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Unless you’ve been hiding under a rock since 2019, it’s probably no surprise that lighting manufacturers like DMF, WAC, American Lighting, Lutron, and others think the custom installation industry should be specifying, designing, and installing lighting fixtures. Even after making that cognitive shift — guess what? — you can’t install them yourself! There’s some wisdom out there suggesting that integrators should wholesale these fixtures to the electrician and everybody’s happy. It might also be worth weighing the benefits of becoming a single “wringable neck” for your builder or general contractor client.
Pros: Everything under one roof means tighter project management and client satisfaction.
Cons: Now you’re in the lighting business. How many things can you be good at before spreading yourself too thin? Are you ready for service calls because of light quality issues, flickering, and tuning color temperatures?
This category is technically low-voltage for the most part but someone still has to install the power supplies for all those twinkling lights.
Pros: With a master electrician in-house, more outdoor lighting options become available, including solutions beyond modular connections that need burial splicing and higher-voltage floods or wash lighting.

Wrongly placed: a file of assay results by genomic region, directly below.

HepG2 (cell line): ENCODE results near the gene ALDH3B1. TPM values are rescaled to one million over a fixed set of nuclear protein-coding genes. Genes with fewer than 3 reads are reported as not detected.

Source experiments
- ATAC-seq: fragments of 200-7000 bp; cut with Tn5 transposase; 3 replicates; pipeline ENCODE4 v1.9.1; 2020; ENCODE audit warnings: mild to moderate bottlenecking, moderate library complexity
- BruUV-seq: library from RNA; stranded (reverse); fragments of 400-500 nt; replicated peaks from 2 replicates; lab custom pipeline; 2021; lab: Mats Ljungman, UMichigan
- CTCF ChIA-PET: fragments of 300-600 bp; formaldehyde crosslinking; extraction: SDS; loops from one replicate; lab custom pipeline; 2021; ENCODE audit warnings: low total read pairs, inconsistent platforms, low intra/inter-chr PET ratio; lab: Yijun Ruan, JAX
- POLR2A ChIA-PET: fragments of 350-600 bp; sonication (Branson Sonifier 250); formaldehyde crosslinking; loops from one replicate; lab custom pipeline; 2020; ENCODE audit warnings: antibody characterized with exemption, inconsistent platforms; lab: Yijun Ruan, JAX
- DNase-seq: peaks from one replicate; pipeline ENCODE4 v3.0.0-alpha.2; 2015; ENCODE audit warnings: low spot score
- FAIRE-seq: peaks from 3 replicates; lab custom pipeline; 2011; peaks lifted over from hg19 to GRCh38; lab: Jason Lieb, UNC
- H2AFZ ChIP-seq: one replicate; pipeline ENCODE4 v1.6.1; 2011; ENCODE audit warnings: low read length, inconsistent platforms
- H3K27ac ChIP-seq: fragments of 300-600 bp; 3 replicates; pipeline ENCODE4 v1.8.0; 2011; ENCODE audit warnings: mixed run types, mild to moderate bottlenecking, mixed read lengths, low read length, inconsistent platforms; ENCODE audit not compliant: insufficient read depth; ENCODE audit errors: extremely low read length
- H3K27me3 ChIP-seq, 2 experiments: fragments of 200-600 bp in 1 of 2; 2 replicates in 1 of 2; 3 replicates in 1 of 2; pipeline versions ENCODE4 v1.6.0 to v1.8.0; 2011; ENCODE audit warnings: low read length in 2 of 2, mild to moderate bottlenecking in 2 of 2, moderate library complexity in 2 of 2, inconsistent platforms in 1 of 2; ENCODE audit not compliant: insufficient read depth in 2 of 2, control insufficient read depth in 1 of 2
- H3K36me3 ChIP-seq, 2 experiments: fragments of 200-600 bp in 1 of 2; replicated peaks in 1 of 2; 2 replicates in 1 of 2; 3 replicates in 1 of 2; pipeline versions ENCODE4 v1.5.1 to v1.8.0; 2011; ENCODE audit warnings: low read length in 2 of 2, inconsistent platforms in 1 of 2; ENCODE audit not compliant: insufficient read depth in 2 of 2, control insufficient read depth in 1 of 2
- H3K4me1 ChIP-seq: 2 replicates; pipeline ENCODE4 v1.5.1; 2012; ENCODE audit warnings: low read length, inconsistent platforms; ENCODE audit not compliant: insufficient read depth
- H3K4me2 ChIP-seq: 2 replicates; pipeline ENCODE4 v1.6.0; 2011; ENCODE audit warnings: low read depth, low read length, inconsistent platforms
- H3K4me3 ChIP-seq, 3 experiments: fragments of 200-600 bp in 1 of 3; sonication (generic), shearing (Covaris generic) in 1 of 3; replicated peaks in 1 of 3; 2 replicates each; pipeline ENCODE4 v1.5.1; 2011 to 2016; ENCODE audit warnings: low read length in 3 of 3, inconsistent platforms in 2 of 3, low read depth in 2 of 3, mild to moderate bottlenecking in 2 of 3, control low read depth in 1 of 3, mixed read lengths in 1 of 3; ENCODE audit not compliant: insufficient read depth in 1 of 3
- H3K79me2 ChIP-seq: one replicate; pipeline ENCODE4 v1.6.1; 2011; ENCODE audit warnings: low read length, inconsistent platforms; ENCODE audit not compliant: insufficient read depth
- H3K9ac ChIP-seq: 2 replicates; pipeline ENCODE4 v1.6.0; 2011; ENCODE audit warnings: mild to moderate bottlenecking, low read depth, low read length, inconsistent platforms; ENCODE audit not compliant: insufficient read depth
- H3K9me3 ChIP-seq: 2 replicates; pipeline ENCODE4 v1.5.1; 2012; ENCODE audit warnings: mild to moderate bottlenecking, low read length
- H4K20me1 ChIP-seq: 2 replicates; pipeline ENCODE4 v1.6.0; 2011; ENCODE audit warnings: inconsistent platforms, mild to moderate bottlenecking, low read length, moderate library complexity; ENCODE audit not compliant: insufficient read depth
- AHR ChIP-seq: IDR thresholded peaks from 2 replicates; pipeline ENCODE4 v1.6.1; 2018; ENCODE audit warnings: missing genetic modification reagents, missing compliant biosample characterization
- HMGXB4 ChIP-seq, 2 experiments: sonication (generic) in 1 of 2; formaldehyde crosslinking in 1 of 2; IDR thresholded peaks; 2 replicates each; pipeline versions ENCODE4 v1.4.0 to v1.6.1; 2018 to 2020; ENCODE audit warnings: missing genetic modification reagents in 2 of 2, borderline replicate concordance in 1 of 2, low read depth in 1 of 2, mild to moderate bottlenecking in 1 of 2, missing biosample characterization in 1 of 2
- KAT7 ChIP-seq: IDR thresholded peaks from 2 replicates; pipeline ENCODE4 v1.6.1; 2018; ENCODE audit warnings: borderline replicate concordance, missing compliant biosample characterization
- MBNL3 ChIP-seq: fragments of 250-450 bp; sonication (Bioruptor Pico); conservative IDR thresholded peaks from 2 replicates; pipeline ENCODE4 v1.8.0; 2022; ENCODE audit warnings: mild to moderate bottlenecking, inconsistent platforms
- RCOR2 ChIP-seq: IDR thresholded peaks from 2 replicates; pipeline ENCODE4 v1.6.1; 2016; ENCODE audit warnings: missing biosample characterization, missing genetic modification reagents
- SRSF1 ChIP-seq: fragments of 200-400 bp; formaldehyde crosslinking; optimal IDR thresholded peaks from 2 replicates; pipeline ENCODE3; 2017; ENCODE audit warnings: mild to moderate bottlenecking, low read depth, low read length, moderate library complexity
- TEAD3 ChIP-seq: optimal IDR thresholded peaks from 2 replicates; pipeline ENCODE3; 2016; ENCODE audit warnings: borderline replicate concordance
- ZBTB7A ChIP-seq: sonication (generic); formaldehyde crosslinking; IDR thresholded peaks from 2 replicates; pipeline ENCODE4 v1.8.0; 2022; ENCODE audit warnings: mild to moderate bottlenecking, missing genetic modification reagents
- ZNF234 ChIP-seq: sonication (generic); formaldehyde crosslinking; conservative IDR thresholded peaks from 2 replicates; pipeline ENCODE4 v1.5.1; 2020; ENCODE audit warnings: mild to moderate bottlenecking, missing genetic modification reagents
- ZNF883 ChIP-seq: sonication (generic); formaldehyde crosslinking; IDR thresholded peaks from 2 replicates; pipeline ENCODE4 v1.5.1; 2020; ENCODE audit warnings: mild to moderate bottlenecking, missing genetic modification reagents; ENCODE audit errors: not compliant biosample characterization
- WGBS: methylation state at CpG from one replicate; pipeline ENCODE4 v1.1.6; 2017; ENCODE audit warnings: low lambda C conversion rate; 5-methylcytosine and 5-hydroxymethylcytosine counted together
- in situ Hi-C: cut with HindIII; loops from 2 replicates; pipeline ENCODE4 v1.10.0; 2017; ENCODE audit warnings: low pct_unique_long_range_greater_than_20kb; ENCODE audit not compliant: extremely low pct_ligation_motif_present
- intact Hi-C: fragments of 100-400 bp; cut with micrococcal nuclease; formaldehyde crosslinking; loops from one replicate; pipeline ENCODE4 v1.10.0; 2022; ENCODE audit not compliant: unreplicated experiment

Cons: Some larger outdoor lighting applications need expertise you may not have in-house, so discovering the right sweet spot for these projects may be a challenge.
Electric Vehicle (EV) Charging Stations
Here’s a category that’s going straight to the moon. Who does Tesla want to refer to its clients — you or Mr. Sparky? The next three-to-five years will see a surge in home EV charger installations mostly by upper-middle class income clientele.
Pros: Where do people buying $100,000 cars live? There’s sure to be a ton of additional business radiating off the main hub of EV charging stations. Think of all the other upgrades just sitting there waiting for someone to say, “Did you know we also offer energy efficient lighting?”
Cons: Some of this work will become commoditized over time so it’s probably an early adopter play.
We need receptacles constantly for rack installations and flat-panel TV hangs. Without an in-house electrician, we’re at the mercy of another vendor’s schedule. How important can we be to a busy electrical contractor?